Publication Date February 18, 2017

Wet winter has improved Colorado River basin's water forecast, but the drought endures

United States
Lake Mead reservoir and the Hoover Dam show a "bath tub ring" from low water levels in 2015. Photo: Irfan Khan, Los Angeles Times)

California is not the only place in the West confronting startling amounts of rain and snow.

Drought conditions have declined substantially across the region in recent weeks, with heavy storms replenishing reservoirs and piling fresh powder on ski resorts.

Yet there is one place where the precipitation has been particularly welcome and could be transformative: the Colorado River basin, which provides water to nearly 40 million people across seven states.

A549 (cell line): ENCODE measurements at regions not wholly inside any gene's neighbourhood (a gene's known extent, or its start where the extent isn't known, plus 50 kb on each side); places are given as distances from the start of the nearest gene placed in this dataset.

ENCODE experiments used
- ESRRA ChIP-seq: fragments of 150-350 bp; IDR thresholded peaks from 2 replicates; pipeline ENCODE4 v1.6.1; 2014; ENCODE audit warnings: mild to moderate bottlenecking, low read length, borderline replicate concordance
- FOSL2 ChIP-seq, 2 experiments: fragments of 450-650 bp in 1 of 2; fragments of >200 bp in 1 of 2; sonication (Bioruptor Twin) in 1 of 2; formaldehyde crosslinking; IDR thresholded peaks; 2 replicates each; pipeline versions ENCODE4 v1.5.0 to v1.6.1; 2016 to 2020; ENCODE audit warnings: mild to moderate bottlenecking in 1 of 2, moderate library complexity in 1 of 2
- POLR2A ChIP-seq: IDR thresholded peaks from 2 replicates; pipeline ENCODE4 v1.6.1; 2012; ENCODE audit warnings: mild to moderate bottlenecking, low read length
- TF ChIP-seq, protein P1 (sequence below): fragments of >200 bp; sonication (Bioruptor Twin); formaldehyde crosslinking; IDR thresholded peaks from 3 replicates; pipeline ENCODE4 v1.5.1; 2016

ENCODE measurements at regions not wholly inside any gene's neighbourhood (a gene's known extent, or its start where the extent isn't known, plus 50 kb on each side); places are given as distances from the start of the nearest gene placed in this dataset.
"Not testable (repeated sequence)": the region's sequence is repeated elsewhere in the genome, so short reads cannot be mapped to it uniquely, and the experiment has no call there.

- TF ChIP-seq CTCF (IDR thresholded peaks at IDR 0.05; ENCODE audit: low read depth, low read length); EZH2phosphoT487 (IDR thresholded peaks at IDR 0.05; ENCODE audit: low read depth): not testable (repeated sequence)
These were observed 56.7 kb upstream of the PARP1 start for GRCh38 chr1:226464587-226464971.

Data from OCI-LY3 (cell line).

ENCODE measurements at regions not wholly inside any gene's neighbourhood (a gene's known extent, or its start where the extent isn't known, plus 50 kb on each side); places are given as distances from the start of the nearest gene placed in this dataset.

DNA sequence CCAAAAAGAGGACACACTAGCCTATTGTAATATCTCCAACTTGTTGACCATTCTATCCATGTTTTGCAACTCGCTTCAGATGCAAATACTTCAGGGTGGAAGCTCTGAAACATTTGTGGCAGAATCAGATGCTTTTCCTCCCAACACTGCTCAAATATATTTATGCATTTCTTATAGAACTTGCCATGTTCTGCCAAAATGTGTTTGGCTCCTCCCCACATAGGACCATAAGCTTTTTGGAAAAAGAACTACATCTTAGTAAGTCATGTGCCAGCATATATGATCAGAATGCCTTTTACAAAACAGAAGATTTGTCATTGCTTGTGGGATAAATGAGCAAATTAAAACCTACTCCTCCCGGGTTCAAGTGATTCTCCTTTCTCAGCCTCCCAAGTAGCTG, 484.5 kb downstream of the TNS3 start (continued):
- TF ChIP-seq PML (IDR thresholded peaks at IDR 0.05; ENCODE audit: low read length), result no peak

While California has been climbing out of its drought — albeit the hard way, with brutal storms, mudslides and a mass evacuation ordered earlier below the damaged Oroville Dam spillway — the drought on the Colorado may never truly end.

That is because no matter how deep the snowpack may get one year — some drainages are seeing close to 200% of normal this year — the river itself functions at what its managers call a “structural deficit.” The amount of water to which cities, tribes, farmers and others have legal rights is larger than the amount that, on average, flows into the system. In addition, climate change models for the future show declining snowpack and rising temperatures, potentially leading to more evaporation.